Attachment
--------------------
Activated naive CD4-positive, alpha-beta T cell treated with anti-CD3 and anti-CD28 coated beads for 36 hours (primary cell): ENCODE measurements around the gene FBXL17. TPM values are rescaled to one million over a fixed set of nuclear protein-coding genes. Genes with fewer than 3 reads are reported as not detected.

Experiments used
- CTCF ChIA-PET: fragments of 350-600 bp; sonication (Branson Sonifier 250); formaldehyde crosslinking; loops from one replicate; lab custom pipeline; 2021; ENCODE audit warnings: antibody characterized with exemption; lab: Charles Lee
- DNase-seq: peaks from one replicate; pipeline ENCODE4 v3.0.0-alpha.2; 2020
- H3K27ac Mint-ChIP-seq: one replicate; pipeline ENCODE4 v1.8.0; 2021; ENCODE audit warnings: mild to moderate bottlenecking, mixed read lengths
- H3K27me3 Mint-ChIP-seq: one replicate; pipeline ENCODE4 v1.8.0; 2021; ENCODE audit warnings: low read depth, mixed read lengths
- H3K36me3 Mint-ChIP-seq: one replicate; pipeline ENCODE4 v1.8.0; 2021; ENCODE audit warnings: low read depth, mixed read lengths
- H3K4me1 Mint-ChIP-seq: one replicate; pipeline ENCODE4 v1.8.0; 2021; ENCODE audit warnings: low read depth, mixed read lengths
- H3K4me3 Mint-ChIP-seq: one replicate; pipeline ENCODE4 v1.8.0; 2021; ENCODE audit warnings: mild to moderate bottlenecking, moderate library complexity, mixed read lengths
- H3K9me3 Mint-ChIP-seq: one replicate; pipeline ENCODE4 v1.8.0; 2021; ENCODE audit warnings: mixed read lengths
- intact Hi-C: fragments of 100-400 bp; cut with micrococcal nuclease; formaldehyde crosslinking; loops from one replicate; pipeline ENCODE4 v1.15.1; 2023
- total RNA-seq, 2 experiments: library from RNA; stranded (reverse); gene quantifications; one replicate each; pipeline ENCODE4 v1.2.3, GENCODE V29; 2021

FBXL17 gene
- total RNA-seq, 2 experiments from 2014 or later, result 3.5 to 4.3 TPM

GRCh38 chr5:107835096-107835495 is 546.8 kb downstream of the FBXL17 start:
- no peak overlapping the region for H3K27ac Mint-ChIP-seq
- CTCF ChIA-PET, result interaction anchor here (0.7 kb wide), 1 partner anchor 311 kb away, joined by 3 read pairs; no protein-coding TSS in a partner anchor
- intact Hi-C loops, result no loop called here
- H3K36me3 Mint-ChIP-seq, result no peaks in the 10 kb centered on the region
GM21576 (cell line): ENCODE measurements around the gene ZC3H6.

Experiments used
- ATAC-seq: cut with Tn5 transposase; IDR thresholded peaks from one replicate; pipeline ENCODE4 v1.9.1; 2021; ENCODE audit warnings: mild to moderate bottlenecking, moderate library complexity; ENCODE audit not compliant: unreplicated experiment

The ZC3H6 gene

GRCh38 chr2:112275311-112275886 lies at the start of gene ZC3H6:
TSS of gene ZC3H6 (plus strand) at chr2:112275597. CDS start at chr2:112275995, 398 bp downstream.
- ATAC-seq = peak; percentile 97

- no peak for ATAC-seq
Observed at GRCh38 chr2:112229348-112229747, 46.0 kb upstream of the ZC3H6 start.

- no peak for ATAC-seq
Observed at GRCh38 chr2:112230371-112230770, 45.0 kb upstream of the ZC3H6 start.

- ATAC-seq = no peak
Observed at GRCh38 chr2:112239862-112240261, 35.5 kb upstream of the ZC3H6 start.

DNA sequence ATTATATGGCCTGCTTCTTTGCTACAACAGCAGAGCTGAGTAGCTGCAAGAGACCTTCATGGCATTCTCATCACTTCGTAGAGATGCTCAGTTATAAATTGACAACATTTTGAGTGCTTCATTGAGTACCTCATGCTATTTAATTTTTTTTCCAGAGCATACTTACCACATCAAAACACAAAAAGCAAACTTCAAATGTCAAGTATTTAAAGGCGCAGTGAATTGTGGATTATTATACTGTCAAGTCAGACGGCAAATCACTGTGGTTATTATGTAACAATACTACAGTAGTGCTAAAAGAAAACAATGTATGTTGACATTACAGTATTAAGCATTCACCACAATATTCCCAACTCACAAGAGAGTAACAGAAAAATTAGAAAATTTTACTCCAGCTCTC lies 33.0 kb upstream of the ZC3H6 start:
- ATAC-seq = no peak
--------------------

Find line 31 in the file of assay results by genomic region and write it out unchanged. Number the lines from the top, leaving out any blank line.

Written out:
- ATAC-seq = no peak